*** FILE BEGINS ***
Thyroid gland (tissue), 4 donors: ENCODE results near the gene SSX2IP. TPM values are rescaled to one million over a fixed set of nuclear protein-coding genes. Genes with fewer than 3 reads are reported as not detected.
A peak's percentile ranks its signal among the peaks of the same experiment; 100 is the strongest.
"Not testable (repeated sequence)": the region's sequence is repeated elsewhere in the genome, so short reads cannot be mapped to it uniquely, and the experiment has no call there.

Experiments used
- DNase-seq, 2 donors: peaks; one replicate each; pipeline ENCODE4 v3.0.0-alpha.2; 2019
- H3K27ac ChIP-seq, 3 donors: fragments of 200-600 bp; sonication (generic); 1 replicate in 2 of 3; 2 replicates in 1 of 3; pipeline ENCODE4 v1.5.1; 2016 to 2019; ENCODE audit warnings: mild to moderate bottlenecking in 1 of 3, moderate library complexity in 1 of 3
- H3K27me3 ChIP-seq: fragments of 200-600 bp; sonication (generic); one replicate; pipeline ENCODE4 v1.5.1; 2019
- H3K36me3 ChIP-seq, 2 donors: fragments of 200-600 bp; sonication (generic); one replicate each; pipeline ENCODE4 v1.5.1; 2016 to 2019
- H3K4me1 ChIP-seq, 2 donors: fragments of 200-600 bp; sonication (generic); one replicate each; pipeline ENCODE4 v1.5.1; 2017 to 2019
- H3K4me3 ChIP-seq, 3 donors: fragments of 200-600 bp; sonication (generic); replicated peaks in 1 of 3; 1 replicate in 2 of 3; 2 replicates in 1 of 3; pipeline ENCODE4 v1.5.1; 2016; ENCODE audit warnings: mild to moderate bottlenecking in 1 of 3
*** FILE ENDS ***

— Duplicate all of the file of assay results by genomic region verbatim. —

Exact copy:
Thyroid gland (tissue), 4 donors: ENCODE results near the gene SSX2IP. TPM values are rescaled to one million over a fixed set of nuclear protein-coding genes. Genes with fewer than 3 reads are reported as not detected.
A peak's percentile ranks its signal among the peaks of the same experiment; 100 is the strongest.
"Not testable (repeated sequence)": the region's sequence is repeated elsewhere in the genome, so short reads cannot be mapped to it uniquely, and the experiment has no call there.

Experiments used
- DNase-seq, 2 donors: peaks; one replicate each; pipeline ENCODE4 v3.0.0-alpha.2; 2019
- H3K27ac ChIP-seq, 3 donors: fragments of 200-600 bp; sonication (generic); 1 replicate in 2 of 3; 2 replicates in 1 of 3; pipeline ENCODE4 v1.5.1; 2016 to 2019; ENCODE audit warnings: mild to moderate bottlenecking in 1 of 3, moderate library complexity in 1 of 3
- H3K27me3 ChIP-seq: fragments of 200-600 bp; sonication (generic); one replicate; pipeline ENCODE4 v1.5.1; 2019
- H3K36me3 ChIP-seq, 2 donors: fragments of 200-600 bp; sonication (generic); one replicate each; pipeline ENCODE4 v1.5.1; 2016 to 2019
- H3K4me1 ChIP-seq, 2 donors: fragments of 200-600 bp; sonication (generic); one replicate each; pipeline ENCODE4 v1.5.1; 2017 to 2019
- H3K4me3 ChIP-seq, 3 donors: fragments of 200-600 bp; sonication (generic); replicated peaks in 1 of 3; 1 replicate in 2 of 3; 2 replicates in 1 of 3; pipeline ENCODE4 v1.5.1; 2016; ENCODE audit warnings: mild to moderate bottlenecking in 1 of 3